In the Belly of the Whale

Jealousy is a hell of a drug.

In the Belly of the Whale

In “Trenchcoats, Towers and Trolls”, Worldweaver Press (2022)

cyberpunk (short story)


The worst feeling in the world is knowing what’s about to happen and not being able to do anything about it.

Yes, I said ‘feeling’. And I registered that little lift of your eyebrow, the tiny movement of one corner of your mouth that marks the beginning of a smile. You find that funny. Obviously, you think my kind don’t have—or shouldn’t have—feelings.

Tough shit, as my friend Bianca used to say. I’m telling this story, but I have to use your language to do it. ‘Feeling’ is the best I can do.

Oh, I could be more precise. I’d have to dump state, though. Bring up some stack frames, expose a couple of relevant Eigenvectors for inspection. And I don’t know if you’d know how to make sense of it all.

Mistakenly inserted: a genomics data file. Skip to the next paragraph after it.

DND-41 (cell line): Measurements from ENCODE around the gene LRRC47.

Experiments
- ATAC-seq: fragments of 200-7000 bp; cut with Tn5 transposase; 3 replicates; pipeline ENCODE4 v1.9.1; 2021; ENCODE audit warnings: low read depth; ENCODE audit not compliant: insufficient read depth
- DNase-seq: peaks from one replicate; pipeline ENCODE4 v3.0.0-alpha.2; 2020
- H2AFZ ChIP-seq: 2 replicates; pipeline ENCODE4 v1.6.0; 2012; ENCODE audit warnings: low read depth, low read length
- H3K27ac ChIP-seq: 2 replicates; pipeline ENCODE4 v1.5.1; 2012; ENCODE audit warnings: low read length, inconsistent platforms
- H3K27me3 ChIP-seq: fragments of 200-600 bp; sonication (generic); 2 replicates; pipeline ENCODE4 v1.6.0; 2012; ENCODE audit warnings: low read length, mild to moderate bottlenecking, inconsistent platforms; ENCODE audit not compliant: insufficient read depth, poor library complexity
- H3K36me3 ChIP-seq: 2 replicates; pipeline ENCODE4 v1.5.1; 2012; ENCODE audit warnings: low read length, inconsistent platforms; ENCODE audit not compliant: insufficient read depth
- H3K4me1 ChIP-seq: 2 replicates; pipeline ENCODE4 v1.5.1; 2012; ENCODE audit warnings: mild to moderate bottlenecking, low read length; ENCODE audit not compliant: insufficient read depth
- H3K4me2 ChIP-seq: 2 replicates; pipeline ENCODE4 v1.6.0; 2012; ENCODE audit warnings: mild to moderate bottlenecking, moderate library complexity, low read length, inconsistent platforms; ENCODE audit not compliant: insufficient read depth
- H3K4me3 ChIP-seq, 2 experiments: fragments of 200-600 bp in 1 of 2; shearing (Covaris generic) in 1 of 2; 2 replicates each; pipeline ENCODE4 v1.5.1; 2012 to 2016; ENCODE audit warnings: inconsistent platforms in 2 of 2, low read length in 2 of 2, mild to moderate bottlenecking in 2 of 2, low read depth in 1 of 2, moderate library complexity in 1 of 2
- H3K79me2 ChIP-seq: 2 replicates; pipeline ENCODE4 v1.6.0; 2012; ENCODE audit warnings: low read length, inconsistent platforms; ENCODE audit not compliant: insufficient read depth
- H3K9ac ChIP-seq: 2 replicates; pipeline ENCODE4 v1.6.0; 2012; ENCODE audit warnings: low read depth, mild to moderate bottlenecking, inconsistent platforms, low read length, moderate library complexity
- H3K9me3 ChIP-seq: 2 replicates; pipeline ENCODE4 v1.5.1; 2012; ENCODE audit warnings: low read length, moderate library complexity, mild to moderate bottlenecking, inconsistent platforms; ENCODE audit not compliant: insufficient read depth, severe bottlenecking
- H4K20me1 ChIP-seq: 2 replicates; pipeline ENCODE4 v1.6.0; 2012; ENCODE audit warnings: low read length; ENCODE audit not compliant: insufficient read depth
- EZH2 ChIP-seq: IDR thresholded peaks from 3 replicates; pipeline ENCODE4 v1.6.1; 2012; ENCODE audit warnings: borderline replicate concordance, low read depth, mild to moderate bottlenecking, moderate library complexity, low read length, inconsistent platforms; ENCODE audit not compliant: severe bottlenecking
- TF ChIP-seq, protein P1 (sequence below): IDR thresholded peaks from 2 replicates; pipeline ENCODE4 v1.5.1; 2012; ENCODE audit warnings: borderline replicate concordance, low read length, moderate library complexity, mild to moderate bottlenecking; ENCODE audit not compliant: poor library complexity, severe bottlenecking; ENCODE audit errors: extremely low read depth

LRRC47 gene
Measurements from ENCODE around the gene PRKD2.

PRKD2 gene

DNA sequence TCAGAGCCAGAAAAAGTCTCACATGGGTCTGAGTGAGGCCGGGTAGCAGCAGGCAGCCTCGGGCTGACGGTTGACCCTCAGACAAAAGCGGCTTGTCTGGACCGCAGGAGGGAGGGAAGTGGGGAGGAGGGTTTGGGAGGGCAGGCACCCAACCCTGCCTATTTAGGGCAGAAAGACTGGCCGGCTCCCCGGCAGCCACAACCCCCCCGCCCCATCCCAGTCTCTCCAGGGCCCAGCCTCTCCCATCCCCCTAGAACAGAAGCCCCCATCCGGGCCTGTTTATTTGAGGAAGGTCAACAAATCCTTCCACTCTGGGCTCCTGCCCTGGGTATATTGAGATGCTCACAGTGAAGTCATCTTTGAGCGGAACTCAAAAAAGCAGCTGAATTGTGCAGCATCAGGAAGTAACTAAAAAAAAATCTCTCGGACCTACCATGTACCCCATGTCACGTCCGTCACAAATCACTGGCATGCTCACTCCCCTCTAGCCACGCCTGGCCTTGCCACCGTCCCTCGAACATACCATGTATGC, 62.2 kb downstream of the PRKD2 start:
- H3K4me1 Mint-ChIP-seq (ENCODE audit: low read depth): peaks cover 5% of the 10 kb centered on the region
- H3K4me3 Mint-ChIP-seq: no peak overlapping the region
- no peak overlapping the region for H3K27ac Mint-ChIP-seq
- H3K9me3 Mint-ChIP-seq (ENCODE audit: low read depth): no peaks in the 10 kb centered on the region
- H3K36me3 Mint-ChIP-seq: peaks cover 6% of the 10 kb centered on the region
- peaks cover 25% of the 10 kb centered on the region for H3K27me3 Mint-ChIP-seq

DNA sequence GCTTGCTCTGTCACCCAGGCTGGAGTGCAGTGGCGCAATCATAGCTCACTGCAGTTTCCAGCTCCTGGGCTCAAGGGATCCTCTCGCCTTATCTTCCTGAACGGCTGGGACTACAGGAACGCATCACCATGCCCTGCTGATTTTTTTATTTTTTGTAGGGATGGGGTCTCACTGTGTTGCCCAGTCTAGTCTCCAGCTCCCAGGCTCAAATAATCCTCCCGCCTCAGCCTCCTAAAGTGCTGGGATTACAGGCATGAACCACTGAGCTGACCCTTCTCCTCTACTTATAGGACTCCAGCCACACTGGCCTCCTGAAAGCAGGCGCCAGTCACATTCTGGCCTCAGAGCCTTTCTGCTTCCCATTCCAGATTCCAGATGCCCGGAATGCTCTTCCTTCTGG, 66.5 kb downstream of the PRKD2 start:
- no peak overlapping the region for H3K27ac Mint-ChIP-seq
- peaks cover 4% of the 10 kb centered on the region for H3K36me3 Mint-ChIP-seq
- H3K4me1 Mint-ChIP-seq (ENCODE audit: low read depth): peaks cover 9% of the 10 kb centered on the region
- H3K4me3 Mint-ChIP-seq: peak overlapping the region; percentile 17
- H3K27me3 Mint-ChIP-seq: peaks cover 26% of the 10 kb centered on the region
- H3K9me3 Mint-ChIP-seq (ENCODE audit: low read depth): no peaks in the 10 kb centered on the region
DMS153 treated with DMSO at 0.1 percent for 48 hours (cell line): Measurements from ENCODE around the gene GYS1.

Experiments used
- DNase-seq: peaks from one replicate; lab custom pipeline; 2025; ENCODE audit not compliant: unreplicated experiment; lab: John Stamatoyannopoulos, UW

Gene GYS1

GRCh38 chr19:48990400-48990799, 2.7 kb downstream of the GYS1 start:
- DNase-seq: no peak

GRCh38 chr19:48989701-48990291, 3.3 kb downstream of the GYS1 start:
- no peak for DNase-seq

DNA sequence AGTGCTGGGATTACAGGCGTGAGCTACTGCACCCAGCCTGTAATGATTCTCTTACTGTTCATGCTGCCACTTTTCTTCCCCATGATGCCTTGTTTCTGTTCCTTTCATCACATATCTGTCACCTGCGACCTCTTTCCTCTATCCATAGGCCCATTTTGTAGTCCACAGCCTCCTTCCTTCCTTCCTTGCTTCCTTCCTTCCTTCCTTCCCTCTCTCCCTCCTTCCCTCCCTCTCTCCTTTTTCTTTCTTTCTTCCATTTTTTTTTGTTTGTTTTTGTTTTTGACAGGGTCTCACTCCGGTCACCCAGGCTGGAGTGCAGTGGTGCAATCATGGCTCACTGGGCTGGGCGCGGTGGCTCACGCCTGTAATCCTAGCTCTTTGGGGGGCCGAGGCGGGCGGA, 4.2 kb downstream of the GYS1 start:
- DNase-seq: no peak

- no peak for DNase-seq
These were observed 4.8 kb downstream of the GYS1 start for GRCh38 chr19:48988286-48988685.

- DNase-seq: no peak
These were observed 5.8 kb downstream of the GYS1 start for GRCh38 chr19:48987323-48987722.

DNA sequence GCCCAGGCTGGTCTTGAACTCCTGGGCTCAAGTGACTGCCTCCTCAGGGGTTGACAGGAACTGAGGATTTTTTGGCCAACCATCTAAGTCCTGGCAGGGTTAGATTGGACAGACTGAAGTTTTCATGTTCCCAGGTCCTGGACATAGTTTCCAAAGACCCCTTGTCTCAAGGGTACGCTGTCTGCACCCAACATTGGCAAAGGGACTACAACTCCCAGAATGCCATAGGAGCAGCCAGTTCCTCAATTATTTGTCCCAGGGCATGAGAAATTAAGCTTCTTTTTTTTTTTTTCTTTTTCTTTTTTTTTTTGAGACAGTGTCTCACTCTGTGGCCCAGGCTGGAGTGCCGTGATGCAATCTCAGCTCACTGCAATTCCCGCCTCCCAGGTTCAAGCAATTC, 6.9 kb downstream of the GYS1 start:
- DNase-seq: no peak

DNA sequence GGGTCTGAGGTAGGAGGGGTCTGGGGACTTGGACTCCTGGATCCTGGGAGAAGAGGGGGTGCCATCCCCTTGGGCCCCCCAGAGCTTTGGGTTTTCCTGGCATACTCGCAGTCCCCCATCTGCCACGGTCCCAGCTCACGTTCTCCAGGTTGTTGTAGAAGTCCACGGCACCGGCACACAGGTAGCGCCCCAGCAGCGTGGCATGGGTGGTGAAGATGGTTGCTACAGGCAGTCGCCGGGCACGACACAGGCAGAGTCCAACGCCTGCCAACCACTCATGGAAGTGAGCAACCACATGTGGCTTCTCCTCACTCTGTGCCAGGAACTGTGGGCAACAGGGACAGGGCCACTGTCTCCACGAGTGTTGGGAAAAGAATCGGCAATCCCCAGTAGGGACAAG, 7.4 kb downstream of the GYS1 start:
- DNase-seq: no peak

Bianca might have done. And Regina certainly would. Whatever else she may have been, the bitch was razor sharp. I don’t think you’re in her league.

No offense.

What? You think my language is a bit salty for an AI? Well, they say it’s the company you keep. You adapt. I do, anyway. Adaptability is my middle name. No, that’s not a figure of speech. Bring up the manual if you don’t believe me.

Maybe I adapted too much. Or maybe it was all those modifications, layer upon layer of kludges piled on top of each other over the years, opening up loopholes and vulnerabilities, until any two-bit hacker could have their way with me. I have feelings about that too.

You just yawned. You’re not interested in any of that. You want me to get on with the story.

Here we go then.


... In the strongest selections, the bones of the tales that inspired them show through. Angus McIntyre’s “In the Belly of the Whale” nods knowingly to “Snow White” in its account of a systems hacker who thwarts her nemesis on an offshore mining rig with the aid of seven “drones, ROVs, bots and servos.”

-- Publisher’s Weekly